2016 – the year we raised more awareness about children’s palliative care in Norway

Continuing our series of posts, in collaboration with the European Association for Palliative Care (EAPC) Paediatric Taskforce, about children’s palliative care with examples of initiatives that aim to improve care for children, young people and their families.

Today, Natasha Pedersen, Chief Executive Officer, and Karin Kvasse, Secretary/Project Officer, Foreningen for Barnepalliasjon (Norwegian Association for Paediatric Palliative Care), share some of the key achievements of the past year to develop children’s palliative care in Norway.

Left to right: Karin Kvasse and Natasha Pedersen

Left to right: Karin Kvasse and Natasha Pedersen

When it comes to awareness and provision of children’s palliative care services, Norway is sadly far behind comparable countries in Europe. Approximately, 4,000 children in Norway would benefit from palliative care but there are currently no children’s hospices. A pilot project for palliative care education will start in January 2017 but there is currently no specialised paediatric palliative care education. More than 1,500 healthcare professionals have attended courses and conferences and several adult palliative care education programmes now include modules on paediatric palliative care.

But things are changing – and much of this is down to seven years of hard, strategic work from a small office in Kristiansand, Norway.

This spring, the association changed its name to FFB – Foreningen for barnepalliasjon (the Norwegian Association for Paediatric Palliative Care). We have developed from an enthusiastic group into a leading expert in paediatric palliative care; politicians and authorities alike listen to us and seek our advice. Proof of this came when Natasha, our CEO, was appointed by the government to represent children’s palliative care in the Norwegian Official Report (NOU) on palliative care.

bok-5

Norwegian translation of the ‘Oxford Textbook of Palliative Care for Children

Education – the key to improvement

In 2016, we worked on a wide range of tasks, our most important contribution being the publication of the first comprehensive textbook on children’s palliative care in Norwegian. The translation into Norwegian of the ‘Oxford Textbook of Palliative Care for Children’ should enable dissemination of knowledge at all levels and multidisciplinary education within children’s palliative care.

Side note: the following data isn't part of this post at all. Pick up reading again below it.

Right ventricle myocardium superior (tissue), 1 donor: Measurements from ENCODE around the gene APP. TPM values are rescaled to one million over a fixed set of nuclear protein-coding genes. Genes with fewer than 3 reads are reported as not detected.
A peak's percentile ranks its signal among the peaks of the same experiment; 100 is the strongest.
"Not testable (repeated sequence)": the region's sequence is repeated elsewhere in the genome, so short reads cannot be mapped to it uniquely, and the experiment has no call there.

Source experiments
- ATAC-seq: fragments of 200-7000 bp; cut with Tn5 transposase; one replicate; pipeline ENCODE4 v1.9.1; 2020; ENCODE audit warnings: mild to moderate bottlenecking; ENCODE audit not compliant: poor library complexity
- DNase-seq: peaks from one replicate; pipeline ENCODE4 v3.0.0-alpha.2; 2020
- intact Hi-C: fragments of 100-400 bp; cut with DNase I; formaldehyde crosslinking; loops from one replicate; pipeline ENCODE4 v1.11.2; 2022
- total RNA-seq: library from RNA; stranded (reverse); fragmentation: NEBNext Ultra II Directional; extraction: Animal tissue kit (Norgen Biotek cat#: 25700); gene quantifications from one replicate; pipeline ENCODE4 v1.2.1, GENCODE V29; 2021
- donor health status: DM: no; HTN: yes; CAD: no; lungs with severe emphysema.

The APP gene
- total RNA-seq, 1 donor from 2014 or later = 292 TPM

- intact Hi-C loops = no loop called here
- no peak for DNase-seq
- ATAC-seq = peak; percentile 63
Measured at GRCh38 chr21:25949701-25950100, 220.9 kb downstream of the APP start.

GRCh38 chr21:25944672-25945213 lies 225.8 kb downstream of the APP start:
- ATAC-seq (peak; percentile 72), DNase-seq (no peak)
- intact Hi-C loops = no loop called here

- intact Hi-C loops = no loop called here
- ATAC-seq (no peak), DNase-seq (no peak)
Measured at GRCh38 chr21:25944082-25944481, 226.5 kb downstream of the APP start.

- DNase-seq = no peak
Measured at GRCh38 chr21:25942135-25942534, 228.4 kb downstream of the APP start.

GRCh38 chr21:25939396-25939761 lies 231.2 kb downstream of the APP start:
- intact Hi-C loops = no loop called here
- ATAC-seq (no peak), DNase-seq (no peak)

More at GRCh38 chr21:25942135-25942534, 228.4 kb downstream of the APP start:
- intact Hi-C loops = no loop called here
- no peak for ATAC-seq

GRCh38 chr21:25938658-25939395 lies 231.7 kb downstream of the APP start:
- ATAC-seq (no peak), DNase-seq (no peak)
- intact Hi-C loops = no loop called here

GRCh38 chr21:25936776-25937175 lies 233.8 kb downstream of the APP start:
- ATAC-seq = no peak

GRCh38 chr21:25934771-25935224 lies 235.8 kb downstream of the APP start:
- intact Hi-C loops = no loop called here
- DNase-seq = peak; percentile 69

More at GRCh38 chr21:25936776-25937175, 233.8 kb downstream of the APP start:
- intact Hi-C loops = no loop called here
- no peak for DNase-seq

We have also arranged several educational gatherings at colleges and universities to empower and educate health personnel across the country. This work will continue for some time to come.

Natasha (centre) with the chair of the The Standing Committee on Health and Care Services, Ms Kari Kjønaas Kjos (Progress Party) and Ms Tone Wilhelmsen Trøen (Conservative Party)

Natasha (centre) with the chair of the The Standing Committee on Health and Care Services, Ms Kari Kjønaas Kjos (Progress Party) and Ms Tone Wilhelmsen Trøen (Conservative Party). Copyright Foreningen for barnepalliasjon.

 

Advocacy

In August, we participated in Arendalsuka, an annual forum where national delegates in politics, society and industry meet each other and the public to debate and develop future policy. Arendalsuka is a politically independent forum that helps to strengthen our democratic powers. We had our own stand for the whole week, and almost all the leaders of the political parties dropped by for information. We also had a stand in Kristiansand to mark World Hospice and Palliative Care Day on 8 October, where we talked to people and gave away anticipatory grief ribbons, balloons and brochures.

Developing international links

We are developing a strategic plan for fundraising to support our work in building the first children’s hospice in Norway. As part of this process, we visited the wonderful children’s hospice, Regenbogenland, in Düsseldorf, Germany. They put on a great programme for us; it was an enlightening and powerful experience for those of us who had not seen a children’s hospice before and will contribute greatly as we plan our own hospice. We have also developed a link with Asociatia Lumina, an organisation that supports palliative care for children and young people in Romania. They visited us in August, and we will visit them next year.

tommy-halvorsen-img_7008Anticipatory grief – workshop and book

For the first time, we arranged an anticipatory grief workshop for parents in September that made the national news. Eleven parents from across Norway enjoyed a weekend of treats including a spa, Yoga, art therapy and Segway trips. New friendships were also created. Stories, quotes and pictures from this weekend form the basis of a new book about anticipatory grief that we hope will be published later this year.

Keep in touch

Social media is a vital part of our work in spreading knowledge of children’s palliative care and we hope that you too will want to follow us using the links below.

Links

Visit the EAPC Blog for more posts in this series.

 

 

 

This entry was posted in ADVOCACY & POLICY, Children and young people, CHILDREN'S PALLIATIVE CARE, EAPC Taskforces/special projects and tagged . Bookmark the permalink.

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